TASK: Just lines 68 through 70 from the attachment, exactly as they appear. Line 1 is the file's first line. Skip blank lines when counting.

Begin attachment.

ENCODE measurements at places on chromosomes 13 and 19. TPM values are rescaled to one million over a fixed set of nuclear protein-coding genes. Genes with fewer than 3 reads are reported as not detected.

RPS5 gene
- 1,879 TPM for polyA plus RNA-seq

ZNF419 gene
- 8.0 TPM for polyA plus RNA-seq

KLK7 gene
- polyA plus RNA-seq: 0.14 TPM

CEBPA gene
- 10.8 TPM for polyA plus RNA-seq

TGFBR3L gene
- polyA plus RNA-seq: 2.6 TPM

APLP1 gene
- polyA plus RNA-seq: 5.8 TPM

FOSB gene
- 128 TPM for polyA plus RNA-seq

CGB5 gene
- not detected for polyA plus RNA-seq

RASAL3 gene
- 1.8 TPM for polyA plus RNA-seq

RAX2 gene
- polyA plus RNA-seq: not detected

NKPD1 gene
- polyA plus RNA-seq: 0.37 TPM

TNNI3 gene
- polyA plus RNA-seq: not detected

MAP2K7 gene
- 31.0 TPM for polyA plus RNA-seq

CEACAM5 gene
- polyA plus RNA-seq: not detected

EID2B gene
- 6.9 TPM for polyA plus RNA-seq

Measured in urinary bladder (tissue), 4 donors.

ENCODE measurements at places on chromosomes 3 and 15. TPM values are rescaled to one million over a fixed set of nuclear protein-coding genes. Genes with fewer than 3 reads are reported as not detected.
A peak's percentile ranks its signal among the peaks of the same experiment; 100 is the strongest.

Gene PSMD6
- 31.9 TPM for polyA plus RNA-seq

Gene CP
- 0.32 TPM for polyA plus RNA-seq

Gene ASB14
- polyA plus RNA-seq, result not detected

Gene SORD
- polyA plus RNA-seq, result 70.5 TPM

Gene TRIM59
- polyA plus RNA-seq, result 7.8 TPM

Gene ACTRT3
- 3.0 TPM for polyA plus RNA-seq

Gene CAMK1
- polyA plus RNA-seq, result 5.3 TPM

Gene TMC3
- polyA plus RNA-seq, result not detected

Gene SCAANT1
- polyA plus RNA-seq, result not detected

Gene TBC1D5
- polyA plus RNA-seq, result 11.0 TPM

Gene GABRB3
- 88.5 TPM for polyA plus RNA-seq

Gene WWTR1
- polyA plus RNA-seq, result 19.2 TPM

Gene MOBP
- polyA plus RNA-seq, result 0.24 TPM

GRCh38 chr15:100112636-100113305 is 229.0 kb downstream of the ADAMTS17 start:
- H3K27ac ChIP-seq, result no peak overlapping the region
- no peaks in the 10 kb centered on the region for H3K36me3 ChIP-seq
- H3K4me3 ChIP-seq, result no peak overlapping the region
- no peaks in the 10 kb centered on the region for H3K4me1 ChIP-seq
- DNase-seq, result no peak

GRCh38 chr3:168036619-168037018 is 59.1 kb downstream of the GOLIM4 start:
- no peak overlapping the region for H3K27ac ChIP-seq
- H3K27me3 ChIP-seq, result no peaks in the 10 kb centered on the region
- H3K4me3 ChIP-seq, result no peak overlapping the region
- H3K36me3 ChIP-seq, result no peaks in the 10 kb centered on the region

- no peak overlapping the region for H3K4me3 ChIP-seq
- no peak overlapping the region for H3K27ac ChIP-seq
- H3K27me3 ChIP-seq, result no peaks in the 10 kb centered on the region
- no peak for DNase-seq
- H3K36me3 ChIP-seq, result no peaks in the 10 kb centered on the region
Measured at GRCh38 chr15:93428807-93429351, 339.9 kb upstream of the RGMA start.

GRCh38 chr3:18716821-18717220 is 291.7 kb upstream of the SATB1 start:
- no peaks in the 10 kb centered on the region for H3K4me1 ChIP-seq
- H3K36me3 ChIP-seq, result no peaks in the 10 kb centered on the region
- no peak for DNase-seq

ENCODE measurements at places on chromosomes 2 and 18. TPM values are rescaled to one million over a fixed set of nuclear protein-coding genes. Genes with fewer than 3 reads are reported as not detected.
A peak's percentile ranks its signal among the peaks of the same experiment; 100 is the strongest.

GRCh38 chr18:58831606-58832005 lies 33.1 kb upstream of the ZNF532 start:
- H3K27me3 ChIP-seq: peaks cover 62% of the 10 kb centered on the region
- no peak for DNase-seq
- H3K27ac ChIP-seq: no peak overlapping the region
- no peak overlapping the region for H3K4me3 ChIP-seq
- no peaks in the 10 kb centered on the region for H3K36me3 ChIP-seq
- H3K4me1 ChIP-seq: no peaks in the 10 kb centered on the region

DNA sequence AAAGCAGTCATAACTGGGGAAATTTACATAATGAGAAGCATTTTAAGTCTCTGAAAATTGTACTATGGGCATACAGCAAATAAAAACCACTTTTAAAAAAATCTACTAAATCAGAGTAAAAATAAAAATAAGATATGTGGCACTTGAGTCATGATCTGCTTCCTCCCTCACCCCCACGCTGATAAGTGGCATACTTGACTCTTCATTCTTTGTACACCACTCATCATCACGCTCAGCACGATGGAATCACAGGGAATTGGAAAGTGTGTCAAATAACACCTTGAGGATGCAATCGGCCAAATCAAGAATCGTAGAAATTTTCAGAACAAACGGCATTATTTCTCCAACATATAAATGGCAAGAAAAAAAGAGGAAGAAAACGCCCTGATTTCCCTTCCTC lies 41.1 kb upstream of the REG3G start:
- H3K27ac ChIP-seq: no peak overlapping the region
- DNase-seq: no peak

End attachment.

- no peak overlapping the region for H3K27ac ChIP-seq
- H3K27me3 ChIP-seq, result no peaks in the 10 kb centered on the region
- H3K4me3 ChIP-seq, result no peak overlapping the region